Highly recommended not just for fans, but for those new to his work.
Since Amazon has mixed up the separate reviews of these two films, this is my review of Yojimbo only.
So says Ejiro Tono’s restaurant owner, Gonji, to Toshiro Mifune’s lone ronin ('unattached samurai’), Sanjuro Kuwabatake in Akira Kurosawa’s 1961 film Yojimbo ('bodyguard’), as the latter trades off the small, late 20th century town’s two gangs against one another, superficially for financial gain, but with some undercurrent of latent humanity. Yojimbo was, of course, another Kurosawa film (following Seven Samurai) that was the inspiration for a western genre film, this time Sergio Leone’s A Fistful Of Dollars (made in 1964). Indeed, not only was Kurosawa and Ryuzo Kikushima’s tale the inspiration for Leone’s film but the look of Yojimbo also appears to have influenced Leone’s (and regular cinematographer Tonino Delli Colli’s) visual sense – a great example of this is (for me) Yojimbo’s most stunning shot, that near the end as the samurai is framed in the distance, across the wind-swept town, with (recently tortured) ally Gonji suspended by his wrists in the foreground (a panoramic shot revealed as Kazuo Miyagawa’s camera draws back).
As was Kuroswa’s wont in relation to his 'samurai films’, Yojimbo is not all flailing swords and severed limbs – far from it, it is more a study of social manners and human idiosyncrasies. And Mifune’s ronin is hardly an 'action hero’ in the mould of the traditional 'professional’ samurai, more a phlegmatic and conflicted opportunist with an undercurrent of dark humour and cynicism (repeatedly fooling the 'tough guys’ and sticking out his tongue in jest). Indeed, even when Sanjuro reveals his more human sympathetic side by rescuing Yoko Tsukasa’s farmer’s wife, Nui, from Ushi-Tora’s (Kyu Sazanka) gang, specifically from (an underused) Takashi Shimura’s Tokuemon who has 'acquired’ the desperate spouse, the samurai recoils in disgust at Nui (and family’s) grovelling thank-you with, 'Stop it. I hate pathetic people’. This sequence, involving Nui is (for me) one of the film’s highlights, as Kurosawa (plus Masaru Sato’s intoxicating music) creates a truly spine-tingling spectacle, packed with emotion.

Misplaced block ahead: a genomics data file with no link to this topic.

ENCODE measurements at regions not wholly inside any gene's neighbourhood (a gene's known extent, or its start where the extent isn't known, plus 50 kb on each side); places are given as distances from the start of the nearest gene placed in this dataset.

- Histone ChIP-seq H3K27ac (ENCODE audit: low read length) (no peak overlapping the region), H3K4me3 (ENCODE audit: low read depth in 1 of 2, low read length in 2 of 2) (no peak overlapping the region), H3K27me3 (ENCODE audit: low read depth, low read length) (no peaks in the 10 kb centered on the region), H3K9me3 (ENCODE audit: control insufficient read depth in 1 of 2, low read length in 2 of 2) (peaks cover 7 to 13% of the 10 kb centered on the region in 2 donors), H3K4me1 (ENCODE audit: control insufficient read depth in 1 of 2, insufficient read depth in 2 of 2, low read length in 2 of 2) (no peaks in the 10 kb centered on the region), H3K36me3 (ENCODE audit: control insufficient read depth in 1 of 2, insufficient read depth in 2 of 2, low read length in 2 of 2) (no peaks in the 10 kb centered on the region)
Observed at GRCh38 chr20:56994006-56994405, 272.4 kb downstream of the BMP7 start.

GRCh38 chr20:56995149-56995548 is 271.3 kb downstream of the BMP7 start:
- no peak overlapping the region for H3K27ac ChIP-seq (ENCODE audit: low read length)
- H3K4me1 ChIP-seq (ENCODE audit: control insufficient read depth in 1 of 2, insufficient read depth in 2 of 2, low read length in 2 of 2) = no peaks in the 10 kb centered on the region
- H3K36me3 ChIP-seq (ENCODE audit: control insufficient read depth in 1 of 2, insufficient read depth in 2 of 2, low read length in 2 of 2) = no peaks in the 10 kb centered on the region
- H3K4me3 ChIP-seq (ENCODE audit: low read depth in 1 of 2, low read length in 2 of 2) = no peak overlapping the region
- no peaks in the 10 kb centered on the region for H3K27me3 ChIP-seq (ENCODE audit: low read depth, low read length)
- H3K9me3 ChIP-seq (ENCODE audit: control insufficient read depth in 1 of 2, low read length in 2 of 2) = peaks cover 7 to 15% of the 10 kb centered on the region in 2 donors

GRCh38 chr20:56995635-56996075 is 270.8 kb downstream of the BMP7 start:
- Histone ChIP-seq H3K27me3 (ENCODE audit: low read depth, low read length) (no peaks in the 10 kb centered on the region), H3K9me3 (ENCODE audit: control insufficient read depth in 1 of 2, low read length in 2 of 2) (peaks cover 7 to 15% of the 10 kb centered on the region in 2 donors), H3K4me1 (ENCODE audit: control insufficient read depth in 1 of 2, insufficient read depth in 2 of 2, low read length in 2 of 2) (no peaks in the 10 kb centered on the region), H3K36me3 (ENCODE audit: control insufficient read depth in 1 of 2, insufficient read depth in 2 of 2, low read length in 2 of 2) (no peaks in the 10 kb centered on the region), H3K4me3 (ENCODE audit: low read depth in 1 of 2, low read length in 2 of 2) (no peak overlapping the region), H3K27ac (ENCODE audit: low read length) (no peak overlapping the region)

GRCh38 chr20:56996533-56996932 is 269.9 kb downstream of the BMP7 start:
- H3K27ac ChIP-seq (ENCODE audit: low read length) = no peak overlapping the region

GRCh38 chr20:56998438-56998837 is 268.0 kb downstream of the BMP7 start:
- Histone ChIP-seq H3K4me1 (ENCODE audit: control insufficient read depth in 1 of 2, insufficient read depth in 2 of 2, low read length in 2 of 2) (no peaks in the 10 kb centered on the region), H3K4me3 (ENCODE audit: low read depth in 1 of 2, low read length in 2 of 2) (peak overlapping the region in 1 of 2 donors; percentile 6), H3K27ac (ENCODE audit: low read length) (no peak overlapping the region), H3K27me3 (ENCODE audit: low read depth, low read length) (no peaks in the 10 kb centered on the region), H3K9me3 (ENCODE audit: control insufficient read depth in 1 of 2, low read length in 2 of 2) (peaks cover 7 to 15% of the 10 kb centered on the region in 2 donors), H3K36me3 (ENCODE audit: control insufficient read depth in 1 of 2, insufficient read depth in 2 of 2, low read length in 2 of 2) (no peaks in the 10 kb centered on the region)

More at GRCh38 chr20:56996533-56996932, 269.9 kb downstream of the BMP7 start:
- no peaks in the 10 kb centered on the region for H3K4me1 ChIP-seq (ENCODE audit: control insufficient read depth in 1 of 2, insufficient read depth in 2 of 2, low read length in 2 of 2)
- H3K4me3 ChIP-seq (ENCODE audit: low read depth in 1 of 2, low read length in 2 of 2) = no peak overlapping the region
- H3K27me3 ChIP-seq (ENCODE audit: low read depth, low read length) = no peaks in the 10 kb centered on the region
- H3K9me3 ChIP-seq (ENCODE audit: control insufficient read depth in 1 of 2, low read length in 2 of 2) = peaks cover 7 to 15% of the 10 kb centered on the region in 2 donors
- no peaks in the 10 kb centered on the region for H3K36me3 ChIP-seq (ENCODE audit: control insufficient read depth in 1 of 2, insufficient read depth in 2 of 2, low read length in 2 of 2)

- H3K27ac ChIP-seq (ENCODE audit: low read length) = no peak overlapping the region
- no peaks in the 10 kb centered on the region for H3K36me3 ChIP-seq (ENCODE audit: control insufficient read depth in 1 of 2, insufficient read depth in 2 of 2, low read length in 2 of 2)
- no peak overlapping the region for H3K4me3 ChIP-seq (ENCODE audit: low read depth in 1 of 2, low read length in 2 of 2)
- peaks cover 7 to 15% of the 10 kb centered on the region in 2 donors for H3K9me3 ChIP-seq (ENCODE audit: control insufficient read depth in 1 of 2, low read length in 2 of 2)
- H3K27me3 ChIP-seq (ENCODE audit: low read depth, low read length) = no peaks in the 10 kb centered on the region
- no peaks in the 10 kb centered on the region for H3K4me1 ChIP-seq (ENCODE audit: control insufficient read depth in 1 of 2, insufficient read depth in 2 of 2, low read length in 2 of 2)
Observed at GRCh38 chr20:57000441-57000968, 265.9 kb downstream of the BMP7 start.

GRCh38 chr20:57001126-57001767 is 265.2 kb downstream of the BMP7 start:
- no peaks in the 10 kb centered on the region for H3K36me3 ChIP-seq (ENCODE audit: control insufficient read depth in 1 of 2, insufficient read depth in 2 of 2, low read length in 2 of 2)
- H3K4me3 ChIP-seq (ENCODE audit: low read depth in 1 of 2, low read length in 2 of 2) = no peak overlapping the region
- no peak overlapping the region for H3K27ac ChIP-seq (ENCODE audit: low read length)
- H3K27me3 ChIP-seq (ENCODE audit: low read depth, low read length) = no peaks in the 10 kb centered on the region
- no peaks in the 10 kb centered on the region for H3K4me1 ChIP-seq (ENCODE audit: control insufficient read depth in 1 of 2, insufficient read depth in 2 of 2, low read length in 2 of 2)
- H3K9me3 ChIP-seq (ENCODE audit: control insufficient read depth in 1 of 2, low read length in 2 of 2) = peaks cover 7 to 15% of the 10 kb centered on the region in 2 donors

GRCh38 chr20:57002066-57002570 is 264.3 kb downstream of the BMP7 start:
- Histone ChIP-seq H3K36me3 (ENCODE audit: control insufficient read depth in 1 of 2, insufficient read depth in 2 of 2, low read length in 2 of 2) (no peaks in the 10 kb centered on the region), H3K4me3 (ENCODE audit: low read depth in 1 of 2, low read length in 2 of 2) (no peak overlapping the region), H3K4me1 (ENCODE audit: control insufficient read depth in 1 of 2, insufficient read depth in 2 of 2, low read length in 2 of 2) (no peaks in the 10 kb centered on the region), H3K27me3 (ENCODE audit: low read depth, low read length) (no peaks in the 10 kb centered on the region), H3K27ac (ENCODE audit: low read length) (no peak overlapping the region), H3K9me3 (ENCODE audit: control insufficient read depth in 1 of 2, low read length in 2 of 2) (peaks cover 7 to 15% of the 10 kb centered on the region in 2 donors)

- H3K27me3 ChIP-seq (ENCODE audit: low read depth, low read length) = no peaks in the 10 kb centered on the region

Character-wise, Kurosawa’s film is also endlessly intriguing, from cynical restaurant philosopher Gunji, bemoaning the town coffin-maker’s success ('It’ll be a corpse fair, not a silk fair’) to 'gang boss’ Ushi-Tora’s brothers, the scheming, perennially suspicious Unosuke (a brilliantly sinister Tatsuya Nakadai), forever brandishing his 'invincible weapon’, a handgun, and his bumbling, rotund sibling, Daisuke Kato’s gullible Inokichi. And, of course, these character idiosyncrasies are mirrored by Kurosawa’s unique eye for visual detail, as a dog strolls through town with a severed hand in its mouth and when Yojimbo builds to what is a brilliant climactic showdown scene, with Sanjuro 'banishing’ the last of his opponents with the killer put-down, 'A long life eating mush is best’.